As well as focusing on the leading female stars in every series film – James Bond, Derek Flint, Matt Helm, Bulldog Drummond, The Man from Uncle and Harry Palmer – the magazine also pay tribute to the wide variety of starlets who appeared in bit parts such as Zena Marshall (Dr No, 1962), Aliza Gur (From Russia with Love, 1963), Shirley Eaton and Margaret Nolan (Goldfinger, 1964) Molly Peters (Thunderball, 1965) and Gila Golan (Our Man Flint, 1966).

However, in the main the concentration is on the flood of European actresses who set Hollywood agog following multiple appearances in spy pictures. Beginning with original Swiss-born Bond girl Ursula Andress (Dr No and Casino Royale, 1967, the magazine features every actress who had a starring role in the mainstream spy films. Some, of course, seemed very comfortable in the genre with roles in several pictures.

Leading that particular parade were Italian Daniela Bianchi who, after her spy debut in From Russia with Love, was seen in Slalom (1965), Operation Gold (1966), Special Mission Lady Chaplin (1966), Requiem for a Secret Agent (1966) and Operation Kid Brother (1967). Matching her was Austrian Senta Berger, caught in The Secret Ways (1961), The Spy with My Face (1965), Our Man in Marrakesh (1966), The Quiller Memorandum (1966), The Ambushers (1967) and Istanbul Express (1968).

Not far behind came Israeli Daliah Lavi who lit up the screen in The Silencers (1966), The Spy with a Cold Nose (1966), Casino Royale (1967), Nobody Runs Forever (1968) and Some Girls Do (1969). German Elke Sommer was another regular, headlining The Venetian Affair (1967), The Corrupt Ones (1967), Deadlier than the Male (1967) and The Wrecking Crew (1968.) Also a regular in the genre was Yugoslavian Sylva Koscina with Hot Enough for June/Agent 8¾ (1964), That Man in Istanbul (1965), Agent X-77 Orders to Kill (1966) and Deadlier than the Male (1967)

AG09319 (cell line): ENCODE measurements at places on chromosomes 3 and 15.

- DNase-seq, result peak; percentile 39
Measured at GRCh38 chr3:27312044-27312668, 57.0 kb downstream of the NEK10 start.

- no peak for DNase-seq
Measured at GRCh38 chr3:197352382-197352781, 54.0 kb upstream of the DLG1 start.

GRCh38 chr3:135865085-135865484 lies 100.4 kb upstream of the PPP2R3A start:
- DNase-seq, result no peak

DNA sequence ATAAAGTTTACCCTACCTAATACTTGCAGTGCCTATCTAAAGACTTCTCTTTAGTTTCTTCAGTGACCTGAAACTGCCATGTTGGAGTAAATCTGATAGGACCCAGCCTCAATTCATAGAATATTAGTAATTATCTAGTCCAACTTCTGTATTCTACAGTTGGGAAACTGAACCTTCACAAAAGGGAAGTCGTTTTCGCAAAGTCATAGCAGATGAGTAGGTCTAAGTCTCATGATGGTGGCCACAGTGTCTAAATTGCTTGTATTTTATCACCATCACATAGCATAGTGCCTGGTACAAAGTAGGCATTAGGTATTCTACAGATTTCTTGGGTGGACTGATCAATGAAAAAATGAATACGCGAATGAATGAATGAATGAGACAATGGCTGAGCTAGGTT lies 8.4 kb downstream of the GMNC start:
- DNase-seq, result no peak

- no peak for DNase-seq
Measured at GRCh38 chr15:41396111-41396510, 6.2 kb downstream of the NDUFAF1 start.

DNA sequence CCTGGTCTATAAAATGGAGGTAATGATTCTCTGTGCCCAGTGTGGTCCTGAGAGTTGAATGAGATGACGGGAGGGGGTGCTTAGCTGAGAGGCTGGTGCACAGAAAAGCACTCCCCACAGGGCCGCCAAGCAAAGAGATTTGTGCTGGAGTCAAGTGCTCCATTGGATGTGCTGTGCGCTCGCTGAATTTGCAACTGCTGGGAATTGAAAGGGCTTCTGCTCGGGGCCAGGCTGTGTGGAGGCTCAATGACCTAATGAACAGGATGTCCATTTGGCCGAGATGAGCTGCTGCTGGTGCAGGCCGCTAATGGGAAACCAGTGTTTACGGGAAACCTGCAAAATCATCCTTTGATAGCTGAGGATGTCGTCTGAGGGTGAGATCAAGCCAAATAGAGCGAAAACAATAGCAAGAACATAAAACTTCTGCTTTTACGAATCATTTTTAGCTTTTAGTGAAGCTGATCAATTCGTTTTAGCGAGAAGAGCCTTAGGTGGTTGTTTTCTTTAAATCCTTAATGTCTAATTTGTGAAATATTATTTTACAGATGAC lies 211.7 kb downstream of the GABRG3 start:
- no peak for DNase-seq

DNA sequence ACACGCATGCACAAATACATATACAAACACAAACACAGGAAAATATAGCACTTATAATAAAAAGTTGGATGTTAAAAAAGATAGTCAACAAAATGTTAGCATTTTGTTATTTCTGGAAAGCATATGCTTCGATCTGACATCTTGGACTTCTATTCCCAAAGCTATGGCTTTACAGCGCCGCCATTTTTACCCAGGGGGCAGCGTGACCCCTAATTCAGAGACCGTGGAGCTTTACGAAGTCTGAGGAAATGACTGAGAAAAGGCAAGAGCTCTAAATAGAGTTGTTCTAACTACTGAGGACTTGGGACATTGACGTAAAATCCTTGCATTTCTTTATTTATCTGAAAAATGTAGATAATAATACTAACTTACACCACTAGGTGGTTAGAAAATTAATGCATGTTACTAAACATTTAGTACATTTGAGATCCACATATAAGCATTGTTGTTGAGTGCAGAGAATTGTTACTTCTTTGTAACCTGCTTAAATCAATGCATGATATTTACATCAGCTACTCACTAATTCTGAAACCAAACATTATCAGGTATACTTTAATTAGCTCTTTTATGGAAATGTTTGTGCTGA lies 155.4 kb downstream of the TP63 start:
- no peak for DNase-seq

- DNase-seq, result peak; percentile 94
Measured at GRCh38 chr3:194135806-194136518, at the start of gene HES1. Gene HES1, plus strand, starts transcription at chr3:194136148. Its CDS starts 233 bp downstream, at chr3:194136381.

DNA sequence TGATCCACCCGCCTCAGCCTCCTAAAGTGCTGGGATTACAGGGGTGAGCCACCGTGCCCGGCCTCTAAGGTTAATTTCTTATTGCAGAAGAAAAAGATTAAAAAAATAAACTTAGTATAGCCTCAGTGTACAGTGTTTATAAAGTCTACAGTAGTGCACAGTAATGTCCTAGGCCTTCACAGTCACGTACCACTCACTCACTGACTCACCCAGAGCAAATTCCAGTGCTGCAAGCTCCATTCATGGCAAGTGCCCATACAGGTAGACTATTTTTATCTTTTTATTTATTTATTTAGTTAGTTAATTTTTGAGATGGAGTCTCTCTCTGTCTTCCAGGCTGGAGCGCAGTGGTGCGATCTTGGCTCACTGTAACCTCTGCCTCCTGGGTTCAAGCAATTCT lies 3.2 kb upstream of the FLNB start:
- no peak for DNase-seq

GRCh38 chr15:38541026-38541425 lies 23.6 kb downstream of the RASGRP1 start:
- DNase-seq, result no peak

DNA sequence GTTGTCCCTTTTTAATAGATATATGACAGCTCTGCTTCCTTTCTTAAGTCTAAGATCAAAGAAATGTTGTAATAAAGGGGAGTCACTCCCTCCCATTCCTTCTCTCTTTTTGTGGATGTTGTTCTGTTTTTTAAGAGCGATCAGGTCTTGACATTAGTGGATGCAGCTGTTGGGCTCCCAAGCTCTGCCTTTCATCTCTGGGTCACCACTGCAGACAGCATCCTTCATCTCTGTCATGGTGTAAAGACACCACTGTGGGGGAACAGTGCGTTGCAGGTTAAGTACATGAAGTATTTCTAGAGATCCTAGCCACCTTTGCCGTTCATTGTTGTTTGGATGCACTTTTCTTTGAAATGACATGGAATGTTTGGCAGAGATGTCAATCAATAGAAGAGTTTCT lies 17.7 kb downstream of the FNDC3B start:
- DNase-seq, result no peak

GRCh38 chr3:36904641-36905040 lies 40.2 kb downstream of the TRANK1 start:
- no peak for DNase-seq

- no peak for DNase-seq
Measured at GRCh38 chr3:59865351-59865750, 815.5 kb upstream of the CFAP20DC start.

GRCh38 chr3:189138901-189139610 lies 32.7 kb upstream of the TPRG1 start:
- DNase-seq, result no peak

Canadian Beverly Adams featured three times in the Matt Helm series, in The Silencers, Murderers Row (1966) and The Ambushers (1967). Czechoslovakian Barbara Bouchet turned up in Agent for H.A.R.M (1966), Casino Royale and Danger Route (1967) and Austrian Marisa Mell had top roles in Masquerade (1965), Secret Agent Super Dragon (1966) and Danger:Diabolik (1968). Another three-peater was Rome-born Luciana Paluzzi – To Trap a Spy (1964), Thunderball (1965) and The Venetian Affair (1967) – not forgetting Swede Camilla Sparv in Murderers Row (1966), Assignment K (1968) and Nobody Runs Forever (1968).

No study on the girls involved in espionage over these two decades would be complete without mention of Raquel Welch for Fathom (1967), Monica Vitti in Modesty Blaise (1966), Honor Blackman in Goldfinger and Britt Ekland in The Man with the Golden Gun (1974). The occasional American leavened the pot – Jill St John appearing in The Liquidator (1966) and Diamonds Are Forever (1971) and Lana Wood also in the latter. 

The extensive illustrations include stills, and photographs of the stars relaxing on set or setting up a shot, as well as a veritable archive of posters from virtually every country in the world, often with substantially different artwork to the originals. In addition, articles on the main actresses are included as well as snippets of information on the lesser stars.

Priced at just £6.95 / $11.99 this might make a nice Xmas filler.

http://www.cinemaretro.com/index.php?/archives/8048-COMING-FROM-CINEMA-RETRO-SPY-GIRLS-FOTO-FILES-ISSUE-1.html

A Shameless Plug for My Books – Ideal Xmas Presents

With Xmas exactly a month away, now seems the right time to convince you that you should bombard your relatives/partners/friends with information about the books I have written so that as a movie lover you will receive a gift (or two) of a book about the movies. Some of my books cost just £6-£10 in print with less to pay generally for the Kindle version. I have priced the books below in English currency but they are available worldwide through Amazon/Kindle and in all major bookstores.

The Making of Lawrence of Arabia. Did you know John Wayne was in line to play the role when it was planned as Cinerama’s first drama in the early 1950s? There were about 20 different attempts over 40 years to get the film off the ground including when T.E. Lawrence himself marched into a producer’s office to sell the rights to his life story. Even though David Lean’s epic proved a commercial and critical triumph, right up to the movie’s launch it appeared that it was going to be a huge flop, with massive budget overruns. This book traces the origins of the Lean movie, analyses the picture and explains what happened afterwards when the director decided he hadn’t got it right first time and instituted the “Director’s Cut.” Oddly enough, secondhand copies sell on the Internet for up to £40 but you can get a genuine new copy for £8.99 and if you want the book signed ask the seller at the time. ISBN – 9781873586532